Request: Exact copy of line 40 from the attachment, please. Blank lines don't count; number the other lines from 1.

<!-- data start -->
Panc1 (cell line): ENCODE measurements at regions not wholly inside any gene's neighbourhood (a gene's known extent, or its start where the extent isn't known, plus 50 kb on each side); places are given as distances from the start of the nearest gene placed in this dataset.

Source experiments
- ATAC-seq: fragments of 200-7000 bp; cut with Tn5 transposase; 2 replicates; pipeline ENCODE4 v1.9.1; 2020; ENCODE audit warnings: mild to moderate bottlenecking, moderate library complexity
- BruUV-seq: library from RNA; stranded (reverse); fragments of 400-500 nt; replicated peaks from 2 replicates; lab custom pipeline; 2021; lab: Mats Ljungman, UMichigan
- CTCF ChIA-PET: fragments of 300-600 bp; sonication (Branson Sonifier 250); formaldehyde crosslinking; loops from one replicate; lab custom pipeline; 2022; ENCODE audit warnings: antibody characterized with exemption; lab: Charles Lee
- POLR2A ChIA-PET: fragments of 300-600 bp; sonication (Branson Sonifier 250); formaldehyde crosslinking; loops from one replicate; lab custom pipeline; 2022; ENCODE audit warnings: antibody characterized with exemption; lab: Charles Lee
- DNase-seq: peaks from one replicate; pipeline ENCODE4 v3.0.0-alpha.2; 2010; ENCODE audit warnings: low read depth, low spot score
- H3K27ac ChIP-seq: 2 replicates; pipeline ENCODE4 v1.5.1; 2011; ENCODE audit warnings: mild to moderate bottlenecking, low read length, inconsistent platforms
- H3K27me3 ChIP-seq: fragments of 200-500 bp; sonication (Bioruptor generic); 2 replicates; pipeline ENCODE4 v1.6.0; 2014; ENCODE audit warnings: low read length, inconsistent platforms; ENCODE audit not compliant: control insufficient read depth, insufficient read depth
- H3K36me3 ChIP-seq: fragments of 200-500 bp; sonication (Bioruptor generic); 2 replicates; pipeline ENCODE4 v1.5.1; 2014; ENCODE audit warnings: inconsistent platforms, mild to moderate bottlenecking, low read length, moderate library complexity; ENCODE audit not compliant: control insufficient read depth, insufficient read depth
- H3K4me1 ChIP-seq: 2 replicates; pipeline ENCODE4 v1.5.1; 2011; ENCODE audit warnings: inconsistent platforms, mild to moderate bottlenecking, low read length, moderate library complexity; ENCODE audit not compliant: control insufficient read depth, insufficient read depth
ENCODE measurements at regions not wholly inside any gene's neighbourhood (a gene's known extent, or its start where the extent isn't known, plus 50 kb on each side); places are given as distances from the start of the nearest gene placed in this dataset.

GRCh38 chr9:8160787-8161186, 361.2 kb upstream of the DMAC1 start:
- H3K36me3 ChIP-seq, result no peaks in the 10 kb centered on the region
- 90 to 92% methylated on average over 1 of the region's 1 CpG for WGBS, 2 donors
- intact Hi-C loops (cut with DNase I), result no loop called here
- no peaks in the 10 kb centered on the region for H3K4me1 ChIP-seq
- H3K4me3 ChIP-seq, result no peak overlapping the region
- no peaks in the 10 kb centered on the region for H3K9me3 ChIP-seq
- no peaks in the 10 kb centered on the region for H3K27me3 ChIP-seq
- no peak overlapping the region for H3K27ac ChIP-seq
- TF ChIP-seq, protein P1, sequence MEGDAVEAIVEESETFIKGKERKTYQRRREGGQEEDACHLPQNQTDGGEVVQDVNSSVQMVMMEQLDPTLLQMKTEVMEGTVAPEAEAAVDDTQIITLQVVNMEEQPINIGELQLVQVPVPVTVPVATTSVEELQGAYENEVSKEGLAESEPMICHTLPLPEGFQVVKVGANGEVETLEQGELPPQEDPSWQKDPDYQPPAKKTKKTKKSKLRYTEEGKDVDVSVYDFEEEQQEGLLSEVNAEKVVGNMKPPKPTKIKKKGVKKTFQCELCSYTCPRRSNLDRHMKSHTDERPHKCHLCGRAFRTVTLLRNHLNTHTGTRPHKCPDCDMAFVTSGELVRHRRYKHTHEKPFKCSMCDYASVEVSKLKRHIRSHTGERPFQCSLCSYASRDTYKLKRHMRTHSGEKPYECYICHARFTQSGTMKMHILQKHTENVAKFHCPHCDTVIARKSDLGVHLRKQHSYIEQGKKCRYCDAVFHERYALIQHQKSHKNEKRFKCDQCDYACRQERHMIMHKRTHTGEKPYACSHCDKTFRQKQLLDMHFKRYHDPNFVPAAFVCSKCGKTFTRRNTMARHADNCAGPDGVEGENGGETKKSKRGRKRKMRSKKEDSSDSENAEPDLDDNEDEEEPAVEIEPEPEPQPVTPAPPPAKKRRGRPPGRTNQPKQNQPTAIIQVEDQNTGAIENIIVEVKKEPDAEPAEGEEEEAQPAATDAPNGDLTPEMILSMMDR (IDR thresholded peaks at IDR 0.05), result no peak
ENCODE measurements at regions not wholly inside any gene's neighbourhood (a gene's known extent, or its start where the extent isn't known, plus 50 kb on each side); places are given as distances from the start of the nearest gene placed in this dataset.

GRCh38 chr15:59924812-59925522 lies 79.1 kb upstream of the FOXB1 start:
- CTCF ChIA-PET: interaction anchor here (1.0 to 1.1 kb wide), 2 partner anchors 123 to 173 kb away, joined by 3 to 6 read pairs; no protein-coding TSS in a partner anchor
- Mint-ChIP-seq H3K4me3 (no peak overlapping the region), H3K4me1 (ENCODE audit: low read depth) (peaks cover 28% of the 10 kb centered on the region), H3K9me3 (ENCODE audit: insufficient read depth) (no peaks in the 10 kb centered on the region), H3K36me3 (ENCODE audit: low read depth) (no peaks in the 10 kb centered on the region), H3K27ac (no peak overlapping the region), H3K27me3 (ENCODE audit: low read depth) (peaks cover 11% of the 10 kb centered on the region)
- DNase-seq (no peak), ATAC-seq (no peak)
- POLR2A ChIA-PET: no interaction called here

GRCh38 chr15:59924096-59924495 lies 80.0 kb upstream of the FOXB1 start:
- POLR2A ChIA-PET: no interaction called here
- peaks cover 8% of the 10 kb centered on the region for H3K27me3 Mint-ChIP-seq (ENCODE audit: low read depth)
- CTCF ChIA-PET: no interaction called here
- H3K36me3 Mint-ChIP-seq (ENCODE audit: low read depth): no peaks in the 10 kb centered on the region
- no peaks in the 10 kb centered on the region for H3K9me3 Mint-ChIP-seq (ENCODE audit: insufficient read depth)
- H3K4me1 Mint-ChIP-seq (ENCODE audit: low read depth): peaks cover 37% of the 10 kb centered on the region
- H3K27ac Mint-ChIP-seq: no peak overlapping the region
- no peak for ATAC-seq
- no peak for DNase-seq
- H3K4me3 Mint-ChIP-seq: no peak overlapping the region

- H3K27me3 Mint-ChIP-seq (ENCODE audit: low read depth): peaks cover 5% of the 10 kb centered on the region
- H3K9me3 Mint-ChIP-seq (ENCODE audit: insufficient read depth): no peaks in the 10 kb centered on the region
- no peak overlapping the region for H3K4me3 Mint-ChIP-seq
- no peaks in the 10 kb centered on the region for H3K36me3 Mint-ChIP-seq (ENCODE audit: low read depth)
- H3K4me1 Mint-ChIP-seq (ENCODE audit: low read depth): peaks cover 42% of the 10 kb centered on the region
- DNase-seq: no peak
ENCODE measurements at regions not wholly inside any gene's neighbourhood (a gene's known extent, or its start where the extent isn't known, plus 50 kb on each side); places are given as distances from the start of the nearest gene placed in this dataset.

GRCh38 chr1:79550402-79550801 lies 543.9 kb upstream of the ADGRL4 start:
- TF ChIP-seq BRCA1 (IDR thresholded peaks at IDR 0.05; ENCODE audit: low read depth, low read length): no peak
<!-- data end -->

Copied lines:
- H3K27me3 Mint-ChIP-seq (ENCODE audit: low read depth): peaks cover 5% of the 10 kb centered on the region